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Can The Sun Be Blue? Important Facts

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Can The Sun Be Blue? Important Facts

The kaleidoscopic play of sunlight pouring through a prism is essentially the chromatographic display of the sun’s white rays, as they disperse into an array of colours. Can the sun be blue? 

No, it is not possible for the sun to appear blue. The sun’s colour is affected by the atmosphere here on Earth. We lose some of the blue colour of the sun as sunlight travels through the atmosphere because shorter wavelength blue light scatters more effectively than longer wavelength red light.

But for the sake of argument, let’s consider what would happen if the sun were actually blue. Watch the video to learn more about the possibility of a blue sun and how it would impact life on planets. 

If we lived under a blue sun, plasma ejections would constantly sear our planet. And the sun would bathe us with fatal UV radiation. The blue sun will instantly burn all the life present on planet Earth. 

Continue reading to find out important facts about sun’s colour, temperature and existence amongst other things.

Why Is The Sun Not Blue? 

When viewed through a pair of binoculars, certain stars appear to be various colours. Many stars seem orange, while others have a blue/white hue. The colour of a star is determined by its surface temperature and, in turn, by its size.

When light travels through the air particles in the upper orbit, some are dispersed sideways. The air molecules fragment a small amount of all hues from the forward travelling stream of sunlight, but blue and violet colours are the most widely dispersed, giving the sky a whitish-blue look.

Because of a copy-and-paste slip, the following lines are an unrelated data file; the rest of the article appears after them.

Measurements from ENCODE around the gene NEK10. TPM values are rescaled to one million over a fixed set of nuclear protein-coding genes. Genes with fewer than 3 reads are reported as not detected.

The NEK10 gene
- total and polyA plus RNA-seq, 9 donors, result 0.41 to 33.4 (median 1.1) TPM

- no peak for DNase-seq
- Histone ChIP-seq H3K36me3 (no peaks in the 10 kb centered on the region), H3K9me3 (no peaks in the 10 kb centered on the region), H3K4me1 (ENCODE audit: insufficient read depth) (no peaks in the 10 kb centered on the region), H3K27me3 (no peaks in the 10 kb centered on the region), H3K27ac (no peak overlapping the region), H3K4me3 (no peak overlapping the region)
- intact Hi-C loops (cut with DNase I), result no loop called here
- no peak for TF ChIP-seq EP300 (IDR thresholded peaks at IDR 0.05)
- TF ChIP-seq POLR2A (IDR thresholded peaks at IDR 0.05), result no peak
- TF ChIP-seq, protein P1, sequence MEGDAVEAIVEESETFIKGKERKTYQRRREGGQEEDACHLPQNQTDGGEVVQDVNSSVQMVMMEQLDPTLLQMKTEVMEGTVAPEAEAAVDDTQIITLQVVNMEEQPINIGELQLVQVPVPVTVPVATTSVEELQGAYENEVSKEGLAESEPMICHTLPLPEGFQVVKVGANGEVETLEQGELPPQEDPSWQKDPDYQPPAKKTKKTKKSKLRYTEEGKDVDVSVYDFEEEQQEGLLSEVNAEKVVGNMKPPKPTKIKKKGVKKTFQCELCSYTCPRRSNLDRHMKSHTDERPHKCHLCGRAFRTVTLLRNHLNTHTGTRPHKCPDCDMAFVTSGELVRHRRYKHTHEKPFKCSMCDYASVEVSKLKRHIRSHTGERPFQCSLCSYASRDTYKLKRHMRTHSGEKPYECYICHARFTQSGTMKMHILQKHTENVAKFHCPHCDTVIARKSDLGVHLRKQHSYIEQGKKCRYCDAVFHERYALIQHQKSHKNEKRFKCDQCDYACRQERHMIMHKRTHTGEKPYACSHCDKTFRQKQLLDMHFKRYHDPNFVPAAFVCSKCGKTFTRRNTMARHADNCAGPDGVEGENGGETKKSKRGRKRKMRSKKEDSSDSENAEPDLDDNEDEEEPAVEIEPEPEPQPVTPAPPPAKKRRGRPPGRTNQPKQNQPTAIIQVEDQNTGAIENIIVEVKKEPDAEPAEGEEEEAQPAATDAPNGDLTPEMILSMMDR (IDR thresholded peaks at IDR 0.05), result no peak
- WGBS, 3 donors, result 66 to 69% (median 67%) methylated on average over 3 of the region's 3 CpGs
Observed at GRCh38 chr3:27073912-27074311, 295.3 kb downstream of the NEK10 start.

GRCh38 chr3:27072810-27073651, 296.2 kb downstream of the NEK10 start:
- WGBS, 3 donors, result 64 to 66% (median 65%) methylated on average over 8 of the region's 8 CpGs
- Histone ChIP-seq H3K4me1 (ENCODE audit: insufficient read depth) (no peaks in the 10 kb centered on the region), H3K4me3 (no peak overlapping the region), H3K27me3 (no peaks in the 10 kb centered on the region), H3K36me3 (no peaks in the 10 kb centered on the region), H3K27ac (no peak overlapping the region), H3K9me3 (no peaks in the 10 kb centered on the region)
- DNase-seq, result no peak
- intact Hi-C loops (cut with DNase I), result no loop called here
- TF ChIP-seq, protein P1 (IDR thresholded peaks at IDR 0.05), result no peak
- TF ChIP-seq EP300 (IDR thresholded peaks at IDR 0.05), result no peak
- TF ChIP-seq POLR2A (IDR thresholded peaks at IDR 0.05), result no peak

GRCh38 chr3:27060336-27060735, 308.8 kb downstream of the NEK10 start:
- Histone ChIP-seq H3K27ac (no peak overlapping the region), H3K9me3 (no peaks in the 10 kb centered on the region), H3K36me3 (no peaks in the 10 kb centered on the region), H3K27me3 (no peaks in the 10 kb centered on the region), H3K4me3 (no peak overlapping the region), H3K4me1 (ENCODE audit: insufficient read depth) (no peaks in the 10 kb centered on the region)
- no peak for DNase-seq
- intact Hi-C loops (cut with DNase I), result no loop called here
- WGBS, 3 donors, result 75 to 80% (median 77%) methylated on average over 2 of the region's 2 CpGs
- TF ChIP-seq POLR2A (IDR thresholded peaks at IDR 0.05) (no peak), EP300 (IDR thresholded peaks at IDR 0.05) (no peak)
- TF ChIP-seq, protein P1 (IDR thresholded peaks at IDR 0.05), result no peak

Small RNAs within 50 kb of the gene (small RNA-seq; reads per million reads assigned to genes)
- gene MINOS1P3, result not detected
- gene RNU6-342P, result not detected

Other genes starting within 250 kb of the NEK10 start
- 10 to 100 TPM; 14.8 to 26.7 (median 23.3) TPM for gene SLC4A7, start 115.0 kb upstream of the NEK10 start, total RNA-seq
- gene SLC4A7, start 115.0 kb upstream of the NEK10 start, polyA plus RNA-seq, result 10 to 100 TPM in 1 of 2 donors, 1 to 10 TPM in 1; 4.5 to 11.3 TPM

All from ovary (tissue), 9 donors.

Because more blue and violet light has been eliminated from the forward travelling ray than other colours, the amount of direct sunlight that reaches the earth’s surface is whitish. The following are important facts about Blue Star.

Blue Giant Stars Exist

Yes, numerous stars in the universe are blue. The blue giant emits roughly nine million times greater brightness than the Sun.

 A blue giant is also the most massive star, with an estimated density of more than 250 suns and a volume sufficient to contain 27,000 suns.

They live very short lives and die young, usually in a massive explosion called a “Super Nova.” White to blue-white stars are bigger, more powerful, and hotter than our sun, with surface temperatures up to 12,000 degrees Celsius. They generally live longer than blue stars, but not as long as our sun will.

Blue Stars So Luminous

The rationale behind blue stars’ being so bright depends a lot on their energy. The production of energy is positively correlated with the light that is emitted. More energy means more light at the blue end of the spectrum. The immense and blazing luminosity of the Blue Star generates more energy in four seconds than the Sun does in a year. 

Will A Blue Sun Be Stable? 

If the sun was a blue star, it would have been highly unstable. It would constantly shift in its balance between the forces of radiation being propelled outwards and the inward pull of gravity. This means that the sun would brighten and dim accordingly to the state of the dynamic between these two forces. 

If the sun was blue, you would not be able to make it through the heat. If you walked outdoors for one second, it would be like going into a scorching oven. The blue sun will immediately burn all of your body’s tissues to ash, maybe even your bones. You’d be out of the game.

Continue reading to learn more.

Will A Blue Sun Live Long? 

When we look up at the stars at night, they all appear the same. Although some stars appear brighter than others, they always appear white. The brightness depends on the energy they require to burn or shine. How long will a blue sun last?

A blue sun will burn bright and die young. Stars are capable of survival by fusing hydrogen into helium. The larger the star, the faster it consumes energy through its hydrogen supply and, as a result, the shorter its lifetime.

Luckily for us, our sun has been around for around four and a half billion years and has another five billion to go. 

Conclusion 

The grand design of the universe has created the perfect conditions on our planet for the sustenance of life. In light of the aforementioned facts, it’s probably for the best that we don’t have a blue sun, because we’d burn otherwise.